Her ex-husband is back! Antiques dealer Caroline Fielding is married more to her job than she is to dashing Jack Pearce. After five years apart their relationship should be over—only when Jack shows up asking for a divorce their chemistry is as strong as ever... Caro tries to ignore her heart and sign the papers that will let go of Jack. But now her professional reputation is on the line, and only her private investigator husband can help her! Working together 24/7 might be emotionally heart-wrenching...but it might also save her job and their marriage...
"synopsis" may belong to another edition of this title.
When MICHELLE DOUGLAS was asked what she wanted to be when she grew up she answered, “A writer.” Years later she read an article about romance writing and thought, ooh that’ll be fun. She was right. She lives in a leafy suburb of Newcastle on Australia’s east coast with her own romantic hero who is the inspiration behind all her happy endings. Visit Michelle at her website www.michelle-douglas.comExcerpt. © Reprinted by permission. All rights reserved.:
The first prickle of unease wormed through Caro when the lawyer's gaze slid from her to Barbara and then down to the papers in front of him—her father's will, presumably. The lawyer picked up a pen, turned it over several times before setting it back to the table. He adjusted his tie, cleared his throat.
Even Barbara noticed his unwillingness to start proceedings. Turning ever so slightly, her stepmother reached out to pat Caro's hand. 'Caro, darling, if your father has disinherited you—'
Caro forced a laugh. 'There'll be no if about that, Barbara.'
It was a given, and they both knew it. Caro just wanted all the unpleasantness over so she could put it behind her. Her father was about to utter the last words he ever would to her—albeit on paper. She had no expectation that they'd be any kinder in death than they had been in life.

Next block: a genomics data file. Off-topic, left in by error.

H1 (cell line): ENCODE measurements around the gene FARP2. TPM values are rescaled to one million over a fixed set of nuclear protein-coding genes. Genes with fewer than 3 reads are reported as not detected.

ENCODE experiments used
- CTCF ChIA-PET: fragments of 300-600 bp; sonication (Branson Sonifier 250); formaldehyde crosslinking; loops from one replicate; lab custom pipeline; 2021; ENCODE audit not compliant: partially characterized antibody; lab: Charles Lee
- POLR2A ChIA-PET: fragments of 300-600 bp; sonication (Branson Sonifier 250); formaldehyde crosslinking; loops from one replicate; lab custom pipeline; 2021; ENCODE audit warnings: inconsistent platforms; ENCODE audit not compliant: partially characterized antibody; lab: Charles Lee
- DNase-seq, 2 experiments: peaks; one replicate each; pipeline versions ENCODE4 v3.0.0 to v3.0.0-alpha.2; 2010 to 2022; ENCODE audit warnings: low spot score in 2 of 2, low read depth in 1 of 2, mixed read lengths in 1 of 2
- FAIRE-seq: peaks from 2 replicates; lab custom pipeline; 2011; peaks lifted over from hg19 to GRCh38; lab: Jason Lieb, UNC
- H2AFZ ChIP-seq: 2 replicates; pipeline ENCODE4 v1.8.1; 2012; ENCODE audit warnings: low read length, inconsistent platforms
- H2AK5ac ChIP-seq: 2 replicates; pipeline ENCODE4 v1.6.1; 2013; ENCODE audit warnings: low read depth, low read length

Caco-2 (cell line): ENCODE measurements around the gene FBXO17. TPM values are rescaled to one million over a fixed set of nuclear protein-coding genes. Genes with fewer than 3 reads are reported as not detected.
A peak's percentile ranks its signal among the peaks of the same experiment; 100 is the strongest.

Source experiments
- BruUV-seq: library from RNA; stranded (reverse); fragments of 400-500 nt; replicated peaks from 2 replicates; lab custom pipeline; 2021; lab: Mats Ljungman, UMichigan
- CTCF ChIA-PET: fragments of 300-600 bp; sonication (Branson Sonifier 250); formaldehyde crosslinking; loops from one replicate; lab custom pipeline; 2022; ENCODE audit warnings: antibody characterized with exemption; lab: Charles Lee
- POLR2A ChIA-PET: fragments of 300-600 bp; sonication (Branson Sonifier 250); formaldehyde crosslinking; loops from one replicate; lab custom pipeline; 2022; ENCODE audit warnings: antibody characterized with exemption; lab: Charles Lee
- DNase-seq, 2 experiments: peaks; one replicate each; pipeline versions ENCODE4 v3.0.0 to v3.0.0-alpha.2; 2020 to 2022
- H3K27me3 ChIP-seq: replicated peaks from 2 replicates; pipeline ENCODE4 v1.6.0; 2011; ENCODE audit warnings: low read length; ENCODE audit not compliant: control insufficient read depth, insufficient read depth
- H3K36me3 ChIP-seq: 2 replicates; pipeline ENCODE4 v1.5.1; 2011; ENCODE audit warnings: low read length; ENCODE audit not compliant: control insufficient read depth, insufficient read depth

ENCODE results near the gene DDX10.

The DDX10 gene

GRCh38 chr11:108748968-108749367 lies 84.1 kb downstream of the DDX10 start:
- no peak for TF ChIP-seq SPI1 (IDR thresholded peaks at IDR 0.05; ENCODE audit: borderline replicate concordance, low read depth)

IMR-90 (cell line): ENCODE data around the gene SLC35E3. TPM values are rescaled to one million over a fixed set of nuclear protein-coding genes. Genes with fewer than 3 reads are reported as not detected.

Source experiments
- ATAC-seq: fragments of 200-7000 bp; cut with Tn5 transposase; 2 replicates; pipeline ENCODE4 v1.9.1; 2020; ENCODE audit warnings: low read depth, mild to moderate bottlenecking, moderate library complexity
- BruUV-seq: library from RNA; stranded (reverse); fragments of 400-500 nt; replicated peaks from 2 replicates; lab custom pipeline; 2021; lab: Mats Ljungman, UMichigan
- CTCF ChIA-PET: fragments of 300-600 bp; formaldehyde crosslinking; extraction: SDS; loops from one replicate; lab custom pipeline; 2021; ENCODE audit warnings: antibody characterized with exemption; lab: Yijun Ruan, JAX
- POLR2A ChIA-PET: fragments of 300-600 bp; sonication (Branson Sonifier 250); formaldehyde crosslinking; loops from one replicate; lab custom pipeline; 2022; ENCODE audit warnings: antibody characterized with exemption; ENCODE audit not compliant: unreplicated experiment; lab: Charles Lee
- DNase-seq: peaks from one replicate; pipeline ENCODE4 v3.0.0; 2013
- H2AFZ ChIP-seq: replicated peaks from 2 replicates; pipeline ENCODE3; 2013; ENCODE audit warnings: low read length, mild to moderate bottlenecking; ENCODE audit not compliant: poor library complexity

'Mr Jenkins?' She prodded the lawyer with the most pleasant smile she could muster. 'If you'd be so kind as to start we'd both appreciate it. Unless—' she pursed her lips '—we're waiting for someone else?'
'No, no one else.'
Mr Jenkins shook his head and Caro had to bite back a smile when the elderly lawyer's gaze snagged on the long, lean length of Barbara's legs, on display beneath her short black skirt. At thirty-seven—only seven years older than Caro—Barbara had better legs than Caro could ever hope to have. Even if she spent every waking hour at the gym and resisted every bit of sugar, butter and cream that came her way—which, of course, she had no intention of doing.
The lawyer shook himself. 'Yes, of course, Ms Fielding. We're not waiting for anyone else.'
'Come now,' she chided. 'You've known me my entire life. If you can't bring yourself to call me Caro, then surely you can call me Caroline?'
He sent her an agonised glance.
She made her smile gentle. 'I am prepared, you know. I fully expect that my father has disinherited me.'
She didn't add that the money didn't matter. Neither Mr Jenkins nor Barbara would believe her. The fact remained, though, that it had never been money she'd craved but her father's approval, his acceptance.